Hope matters so much for all of us, because it can guide our actions towards a better future. Hope is a kind of psychological capital, whereas we can make deposits when good things happen, and withdrawals when we need to tap into our inner strength to make real changes. This is important because hope can be an organizing principle to living a life that is most aligned with our values, as it can provide structure to creating goals toward achieving the life we want. For example, you can be optimistic that you do better in math, but hope is created (and sustained) by making plans towards concrete actions we can do to improve our standing in math. Hope matters in this way, especially to kids, because it gives us permission to acknowledge that life isn’t exactly how we want it to be. By acknowledging this, it allows us to move forward in an authentic way because we can release some of the burden that comes with finding ourselves in a bad situation.

    How can kids build upon hope to make it as impactful as possible?

      Hope is a virtuous cycle: it helps us feel better, which helps us do better, which then helps us feel better, which then helps us do even better. Our kids are very used to the opposite of the virtuous cycle – the vicious cycle, where feeling bad leads to us doing bad, which makes us feel worse, etc. Often, I tell my clients that they need a win, but if they can’t find one, then they can make one. We can start this process by paying attention to all the good things that we are already doing, and give ourselves more credit for those good things. If you ate breakfast, then that’s a YES! If you made it to school, then that’s a YES! When those victories are aligned with our goals, we create more hope. To begin adding more hope to your life, it can be helpful to take the time to establish 1) what matters to you, 2) what is less than ideal in your life, and 3) what you’re willing to do to make those changes.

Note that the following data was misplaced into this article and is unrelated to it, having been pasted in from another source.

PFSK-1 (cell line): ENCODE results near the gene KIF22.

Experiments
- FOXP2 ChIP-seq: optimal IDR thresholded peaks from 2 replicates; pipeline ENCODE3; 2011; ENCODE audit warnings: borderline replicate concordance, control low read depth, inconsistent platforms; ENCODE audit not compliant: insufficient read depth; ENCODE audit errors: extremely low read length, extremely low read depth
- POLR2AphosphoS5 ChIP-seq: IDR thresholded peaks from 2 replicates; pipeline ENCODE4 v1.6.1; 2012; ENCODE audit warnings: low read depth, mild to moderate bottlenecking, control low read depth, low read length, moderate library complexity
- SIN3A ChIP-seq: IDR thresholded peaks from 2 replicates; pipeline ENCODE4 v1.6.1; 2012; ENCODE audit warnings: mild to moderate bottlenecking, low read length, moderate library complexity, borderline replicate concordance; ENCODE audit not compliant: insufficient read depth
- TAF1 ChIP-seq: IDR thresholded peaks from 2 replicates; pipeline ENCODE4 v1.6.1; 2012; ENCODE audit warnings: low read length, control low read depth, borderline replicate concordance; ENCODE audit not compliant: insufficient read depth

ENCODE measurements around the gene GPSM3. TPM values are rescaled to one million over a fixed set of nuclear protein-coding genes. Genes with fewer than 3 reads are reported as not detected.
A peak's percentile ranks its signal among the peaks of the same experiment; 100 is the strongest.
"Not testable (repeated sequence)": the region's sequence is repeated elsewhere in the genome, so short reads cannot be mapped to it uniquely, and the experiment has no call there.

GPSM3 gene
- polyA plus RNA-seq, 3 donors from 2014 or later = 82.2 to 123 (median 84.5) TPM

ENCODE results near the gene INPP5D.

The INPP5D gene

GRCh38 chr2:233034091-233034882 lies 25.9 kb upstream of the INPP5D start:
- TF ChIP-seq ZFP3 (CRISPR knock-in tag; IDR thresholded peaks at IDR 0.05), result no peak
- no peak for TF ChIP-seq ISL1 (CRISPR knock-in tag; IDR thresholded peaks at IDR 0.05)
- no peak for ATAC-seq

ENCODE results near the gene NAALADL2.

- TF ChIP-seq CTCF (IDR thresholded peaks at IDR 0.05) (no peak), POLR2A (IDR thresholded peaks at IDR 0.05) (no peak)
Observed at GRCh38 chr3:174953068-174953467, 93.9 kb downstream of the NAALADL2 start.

What if children struggle finding or tapping into hope? What suggestions do you have to strengthen their hope, and thereby their well-being?

        If your kids are struggling to find hope, you cannot rush the process. We need time and space to explore what matters to us and what we want to change. If you’re struggling, it’s a good reminder to return to the basic values: Who am I? What defines me? Who do I want to be? When we live a values-based life, we tend to be more successful in our actions. For example, I realized that I hoped to be a good parent, but I was struggling to meet that goal because I was doing activities that didn’t fit my parenting style. Once I started taking my kids to places/activities that fit my ethos, I started doing much better as a parent, which made me feel better, and made it easier to make better choices in the future.

        How can hope propel creative expression in different domains?